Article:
George Fenton rehearses the score for Deep Blue
waystone recently recommended the television series Planet Earth to me, mentioning how impressive she found the music. Having recently heard Fenton's spectacular score for Deep Blue, which was a similar project for the same people, I checked out some of the sound samples. I ended up ordering a few Fenton scores, including The Company of Wolves.
It is really difficult to explain this, but if you've work at a record store, you can sort of develop a relationship with albums you're interested in but that you've never heard. The Company of Wolves is one of those. We had it in the store since we opened; it eventually got sent back to the warehouse after the store scaled down all its sections (the beginning of the end was really in 2000). I knew the score by reputation only, and while anybody can tell stories of a CD that was on the shelf that they always considered getting and never did, if you worked at a record store, you lived with them, seeing the discs day in and day out.
The thing is, I knew the disc was there all those years when finally I decided to spring for it along with a few other Fenton discs from MovieMusic.com used section (The Long Walk Home and Anna and the King qualified me for $1 shipping; Planet Earth came from Amazon used section), and now I finally have it and have listened to it. Quite good, indeed, but my victory is oddly tempered by a completely superficial detail... the music is new to me, but as I said, I've known this album primarily by its distinctive cover. The disc we had at the store was the That's Entertainment Records (TER) edition, which looked like this, and the edition I recieved was the Jackal/Southern Cross (JAY) reissue, on which the cover art has been reframed. The back looks almost identical, but I don't feel that the cover looks as good. This has no bearing whatsoever on the music itself, and should be irrelevant. But it just doesn't feel like it's the same album.
As I mentioned in my entry for Redwoods, I recently caught up to Time After Time and enjoyed it very much. I decided to watch it with the commentary last night. I have to admit that I was very surprised that Nicholas Meyer keeps pointing out insert shots that he feels he should have done, or close-ups he now thinks would have improved the film... especially considering that I felt that the stately pacing of the film - which often eschews editing unless absolutely necessary - was one of its most refreshing features when I was watching it.
One scene in particular he points out, in which Stevenson (David Warner) enters the bank where Amy (Mary Steenburgen) works, realizes that she must have been responsible for his run-in with Wells (Malcolm McDowell); in a chilling moment, reads the name of her character off the sign on her desk at the bank in which she works. Meyer mentions that he should have put a shot of the sign there... but I don't see why. It is perfectly clear what he is doing in the scene, and instead of wasting the visual space with an unnecessary shot that would only emphasize what the audience already knows, the film is instead concentrates on Warner, which is where the attention in the scene ought to be, no?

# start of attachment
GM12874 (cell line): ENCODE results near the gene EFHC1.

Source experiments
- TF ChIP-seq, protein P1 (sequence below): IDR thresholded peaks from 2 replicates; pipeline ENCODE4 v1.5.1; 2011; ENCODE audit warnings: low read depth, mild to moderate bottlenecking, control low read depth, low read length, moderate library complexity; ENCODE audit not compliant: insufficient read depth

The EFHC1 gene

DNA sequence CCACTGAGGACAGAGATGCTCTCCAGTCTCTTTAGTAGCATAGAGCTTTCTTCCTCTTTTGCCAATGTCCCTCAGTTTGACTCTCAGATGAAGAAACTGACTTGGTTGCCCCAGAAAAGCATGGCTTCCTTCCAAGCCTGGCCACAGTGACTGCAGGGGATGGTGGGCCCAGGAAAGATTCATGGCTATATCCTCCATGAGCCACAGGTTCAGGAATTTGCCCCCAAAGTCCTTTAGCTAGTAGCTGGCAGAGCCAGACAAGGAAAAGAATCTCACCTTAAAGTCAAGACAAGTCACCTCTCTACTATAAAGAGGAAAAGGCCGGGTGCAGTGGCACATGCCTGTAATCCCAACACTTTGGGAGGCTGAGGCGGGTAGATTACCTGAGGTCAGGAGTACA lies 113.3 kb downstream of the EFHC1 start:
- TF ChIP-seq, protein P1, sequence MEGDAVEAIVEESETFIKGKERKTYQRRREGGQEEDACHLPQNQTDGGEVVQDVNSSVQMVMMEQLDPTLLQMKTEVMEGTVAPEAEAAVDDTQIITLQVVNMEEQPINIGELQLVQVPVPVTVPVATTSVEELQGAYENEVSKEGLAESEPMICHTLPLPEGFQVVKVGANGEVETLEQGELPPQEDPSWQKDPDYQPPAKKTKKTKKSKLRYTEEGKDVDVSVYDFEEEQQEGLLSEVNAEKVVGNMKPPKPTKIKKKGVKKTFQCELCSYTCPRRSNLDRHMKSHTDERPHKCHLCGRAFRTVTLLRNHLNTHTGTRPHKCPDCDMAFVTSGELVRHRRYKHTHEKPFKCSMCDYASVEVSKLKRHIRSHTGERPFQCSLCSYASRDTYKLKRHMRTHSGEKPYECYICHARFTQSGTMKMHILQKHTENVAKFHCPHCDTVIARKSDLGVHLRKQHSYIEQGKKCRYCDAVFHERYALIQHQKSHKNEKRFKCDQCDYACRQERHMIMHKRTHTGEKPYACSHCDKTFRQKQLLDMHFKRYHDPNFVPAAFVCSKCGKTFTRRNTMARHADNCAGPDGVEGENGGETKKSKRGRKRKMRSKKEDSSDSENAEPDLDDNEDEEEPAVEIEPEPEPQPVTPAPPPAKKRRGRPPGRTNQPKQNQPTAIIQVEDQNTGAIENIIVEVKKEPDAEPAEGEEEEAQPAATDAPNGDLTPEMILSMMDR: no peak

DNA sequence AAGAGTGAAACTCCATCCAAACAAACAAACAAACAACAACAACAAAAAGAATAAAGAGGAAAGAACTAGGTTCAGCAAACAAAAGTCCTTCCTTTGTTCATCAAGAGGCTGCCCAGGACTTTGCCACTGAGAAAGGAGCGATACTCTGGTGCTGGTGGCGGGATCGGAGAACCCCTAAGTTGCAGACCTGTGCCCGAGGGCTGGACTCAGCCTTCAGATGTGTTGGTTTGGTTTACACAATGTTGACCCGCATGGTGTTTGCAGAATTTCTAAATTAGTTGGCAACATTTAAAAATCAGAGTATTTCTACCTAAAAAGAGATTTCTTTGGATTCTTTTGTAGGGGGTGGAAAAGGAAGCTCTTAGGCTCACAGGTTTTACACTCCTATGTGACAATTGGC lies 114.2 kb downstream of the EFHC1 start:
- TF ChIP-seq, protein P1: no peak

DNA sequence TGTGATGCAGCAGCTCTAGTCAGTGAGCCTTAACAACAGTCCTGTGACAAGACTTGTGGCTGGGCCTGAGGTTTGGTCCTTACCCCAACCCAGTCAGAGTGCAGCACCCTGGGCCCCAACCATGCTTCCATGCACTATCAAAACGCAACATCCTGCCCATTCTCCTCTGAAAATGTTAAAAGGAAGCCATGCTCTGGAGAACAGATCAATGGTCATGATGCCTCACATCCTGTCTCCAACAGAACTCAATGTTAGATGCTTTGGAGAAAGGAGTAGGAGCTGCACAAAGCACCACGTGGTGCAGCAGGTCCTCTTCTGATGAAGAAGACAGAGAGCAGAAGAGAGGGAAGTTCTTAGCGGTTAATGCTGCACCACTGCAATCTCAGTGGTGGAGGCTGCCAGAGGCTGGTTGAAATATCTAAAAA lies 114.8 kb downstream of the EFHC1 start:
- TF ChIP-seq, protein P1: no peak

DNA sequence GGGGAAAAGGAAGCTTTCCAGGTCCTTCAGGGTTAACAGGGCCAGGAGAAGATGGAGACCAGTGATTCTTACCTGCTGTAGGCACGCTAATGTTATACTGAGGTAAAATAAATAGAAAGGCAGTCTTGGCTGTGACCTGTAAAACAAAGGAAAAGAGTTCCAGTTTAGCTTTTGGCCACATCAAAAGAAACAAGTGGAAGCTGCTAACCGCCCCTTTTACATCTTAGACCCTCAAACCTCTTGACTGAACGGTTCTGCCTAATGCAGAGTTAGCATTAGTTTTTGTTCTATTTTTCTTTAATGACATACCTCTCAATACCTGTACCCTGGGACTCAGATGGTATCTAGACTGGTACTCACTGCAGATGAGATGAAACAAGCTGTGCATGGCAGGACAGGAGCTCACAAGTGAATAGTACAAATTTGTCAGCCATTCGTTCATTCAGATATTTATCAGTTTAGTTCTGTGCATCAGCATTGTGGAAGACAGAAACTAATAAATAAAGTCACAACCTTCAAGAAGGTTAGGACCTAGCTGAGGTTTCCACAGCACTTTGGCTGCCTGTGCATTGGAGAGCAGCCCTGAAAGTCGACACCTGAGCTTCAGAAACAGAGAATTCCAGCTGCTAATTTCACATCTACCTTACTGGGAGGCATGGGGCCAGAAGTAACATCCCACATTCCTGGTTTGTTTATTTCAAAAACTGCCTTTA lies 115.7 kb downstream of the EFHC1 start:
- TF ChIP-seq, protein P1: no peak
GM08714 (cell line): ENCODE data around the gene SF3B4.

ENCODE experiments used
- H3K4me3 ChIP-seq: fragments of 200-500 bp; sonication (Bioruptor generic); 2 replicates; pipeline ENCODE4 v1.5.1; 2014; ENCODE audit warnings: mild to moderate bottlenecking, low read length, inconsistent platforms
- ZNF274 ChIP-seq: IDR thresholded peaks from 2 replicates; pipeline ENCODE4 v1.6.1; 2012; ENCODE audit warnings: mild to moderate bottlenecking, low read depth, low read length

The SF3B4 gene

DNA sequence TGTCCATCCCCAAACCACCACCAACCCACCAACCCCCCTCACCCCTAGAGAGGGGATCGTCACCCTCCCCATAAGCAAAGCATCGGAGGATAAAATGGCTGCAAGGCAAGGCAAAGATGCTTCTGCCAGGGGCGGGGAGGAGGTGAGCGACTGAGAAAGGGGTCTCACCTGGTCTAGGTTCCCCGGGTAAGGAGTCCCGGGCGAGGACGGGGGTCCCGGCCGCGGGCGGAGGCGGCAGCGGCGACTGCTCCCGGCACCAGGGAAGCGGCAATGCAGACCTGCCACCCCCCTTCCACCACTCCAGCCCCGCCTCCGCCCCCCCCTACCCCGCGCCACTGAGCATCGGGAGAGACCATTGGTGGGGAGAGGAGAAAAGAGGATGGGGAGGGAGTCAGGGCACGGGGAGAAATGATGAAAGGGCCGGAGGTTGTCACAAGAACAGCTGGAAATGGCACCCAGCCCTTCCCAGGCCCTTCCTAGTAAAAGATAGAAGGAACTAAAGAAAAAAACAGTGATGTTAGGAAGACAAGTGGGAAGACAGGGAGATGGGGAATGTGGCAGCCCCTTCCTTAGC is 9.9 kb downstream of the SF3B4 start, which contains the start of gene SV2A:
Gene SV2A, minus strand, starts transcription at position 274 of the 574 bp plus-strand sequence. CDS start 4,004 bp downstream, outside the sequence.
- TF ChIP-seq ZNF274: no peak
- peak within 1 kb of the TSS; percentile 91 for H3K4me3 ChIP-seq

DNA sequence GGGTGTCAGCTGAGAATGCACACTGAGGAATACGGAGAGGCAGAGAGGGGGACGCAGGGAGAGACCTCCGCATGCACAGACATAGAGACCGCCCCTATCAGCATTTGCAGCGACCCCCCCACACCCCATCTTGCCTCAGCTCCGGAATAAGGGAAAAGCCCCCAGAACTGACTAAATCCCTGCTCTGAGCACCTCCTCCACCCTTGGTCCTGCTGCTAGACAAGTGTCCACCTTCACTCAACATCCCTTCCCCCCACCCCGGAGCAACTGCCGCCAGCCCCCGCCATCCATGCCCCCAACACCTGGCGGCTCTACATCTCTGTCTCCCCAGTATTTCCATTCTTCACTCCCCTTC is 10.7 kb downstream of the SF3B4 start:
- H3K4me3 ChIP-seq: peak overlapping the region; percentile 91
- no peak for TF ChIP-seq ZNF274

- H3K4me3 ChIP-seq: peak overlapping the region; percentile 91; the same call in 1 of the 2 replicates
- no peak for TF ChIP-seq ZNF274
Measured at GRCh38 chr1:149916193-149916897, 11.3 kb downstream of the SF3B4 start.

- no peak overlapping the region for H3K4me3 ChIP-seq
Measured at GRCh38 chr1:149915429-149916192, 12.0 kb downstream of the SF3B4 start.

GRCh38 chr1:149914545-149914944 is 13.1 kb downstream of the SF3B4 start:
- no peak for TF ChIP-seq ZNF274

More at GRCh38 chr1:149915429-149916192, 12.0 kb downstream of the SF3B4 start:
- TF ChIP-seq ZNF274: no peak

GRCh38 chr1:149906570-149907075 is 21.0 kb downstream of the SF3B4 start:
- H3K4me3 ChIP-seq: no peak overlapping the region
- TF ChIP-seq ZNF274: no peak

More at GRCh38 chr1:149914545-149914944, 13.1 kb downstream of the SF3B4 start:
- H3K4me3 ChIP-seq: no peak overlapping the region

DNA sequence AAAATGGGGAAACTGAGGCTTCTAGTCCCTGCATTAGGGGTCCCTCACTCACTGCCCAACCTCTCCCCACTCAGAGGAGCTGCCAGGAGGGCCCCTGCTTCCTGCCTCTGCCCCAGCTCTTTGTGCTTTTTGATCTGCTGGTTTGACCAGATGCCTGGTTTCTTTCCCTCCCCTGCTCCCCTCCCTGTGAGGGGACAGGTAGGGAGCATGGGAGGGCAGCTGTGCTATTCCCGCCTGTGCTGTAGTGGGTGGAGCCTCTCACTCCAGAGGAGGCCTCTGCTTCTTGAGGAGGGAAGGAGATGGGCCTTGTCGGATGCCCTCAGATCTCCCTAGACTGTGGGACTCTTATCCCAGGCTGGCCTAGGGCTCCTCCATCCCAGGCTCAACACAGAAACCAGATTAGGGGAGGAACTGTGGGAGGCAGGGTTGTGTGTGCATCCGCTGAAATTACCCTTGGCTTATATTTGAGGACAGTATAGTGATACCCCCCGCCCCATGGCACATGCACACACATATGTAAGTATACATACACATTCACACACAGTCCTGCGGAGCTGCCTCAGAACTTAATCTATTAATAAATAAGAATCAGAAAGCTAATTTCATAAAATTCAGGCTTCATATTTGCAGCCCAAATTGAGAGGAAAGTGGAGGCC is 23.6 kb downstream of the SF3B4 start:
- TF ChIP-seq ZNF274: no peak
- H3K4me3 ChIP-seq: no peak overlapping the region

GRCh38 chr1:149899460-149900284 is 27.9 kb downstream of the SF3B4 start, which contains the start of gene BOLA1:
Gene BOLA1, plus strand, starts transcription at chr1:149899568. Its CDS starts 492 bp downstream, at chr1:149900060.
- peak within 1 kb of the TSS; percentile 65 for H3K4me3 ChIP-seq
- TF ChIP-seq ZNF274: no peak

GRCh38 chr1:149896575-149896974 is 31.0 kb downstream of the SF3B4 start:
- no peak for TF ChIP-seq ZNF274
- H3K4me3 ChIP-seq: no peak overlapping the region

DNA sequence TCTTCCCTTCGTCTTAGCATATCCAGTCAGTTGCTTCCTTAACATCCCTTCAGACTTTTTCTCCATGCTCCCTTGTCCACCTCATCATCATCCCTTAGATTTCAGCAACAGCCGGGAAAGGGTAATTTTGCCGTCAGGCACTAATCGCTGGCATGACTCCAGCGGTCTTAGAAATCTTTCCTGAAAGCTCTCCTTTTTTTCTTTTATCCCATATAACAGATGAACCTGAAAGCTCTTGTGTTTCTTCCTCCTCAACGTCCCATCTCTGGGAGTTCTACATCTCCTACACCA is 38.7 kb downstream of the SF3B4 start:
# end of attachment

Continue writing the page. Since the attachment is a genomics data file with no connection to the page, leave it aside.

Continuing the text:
It really makes me wonder whether or not cinematic storytelling has regressed that much. I am the first to say that any general trend will be misused by the majority of filmmakers, and quick cutting is one of these trends. Some filmmakers will make an active editing scheme make their films very interesting. I accept that and even enjoy it when it is done properly. I think, however, that Meyer may actually be manifesting the attitude that seems to have permeated cinema of late: when in doubt, cut. While I don't think that cutting is a bad thing at all, I feel the same way about it as I do about a lot of other aspects of cinema, or storytelling in general... don't go out of your way to do something if there's a way of doing it simpler.
Now, "simpler" doesn't always translate into "easier;" long takes are hard for everybody involved in a shoot. They are very complicated, actors have to remember more lines and blocking, the crew has more cues to act on, and movement has to be coordinated in such a way as so to avoid detection from the camera. However, a single shot can often do much more than a series of shots; for example, a camera moving through a group of people can establish their geography to one another in a way that is much more easily understood by the viewer than what one can do so through montage. You can even break up that longer shot with another shot if needed, but why do it if you don't have to?
People talk about the prevalance of quick cutting as being something that caters to a lower attention span audience - and by all means, younger persons growing up with a media saturated with this editing technique do seem to be developing much shorter attention spans - but I'm not exactly certain if the cause may have had more to do with filmmakers perhaps not trusting their audiences.
Maybe I'm wrong... and it is also possible that perhaps I may have been right once, but years of the influence of John Woo films and Jerry Bruckheimer productions have caused audiences to rely entirely on montage to keep their attention... but as I say, there was no difficulty understanding exactly what was going on during that scene in Time After Time, and I am hard-pressed to imagine how the insert shot would have really helped the scene. The scene wasn't broken, it doesn't need to be fixed.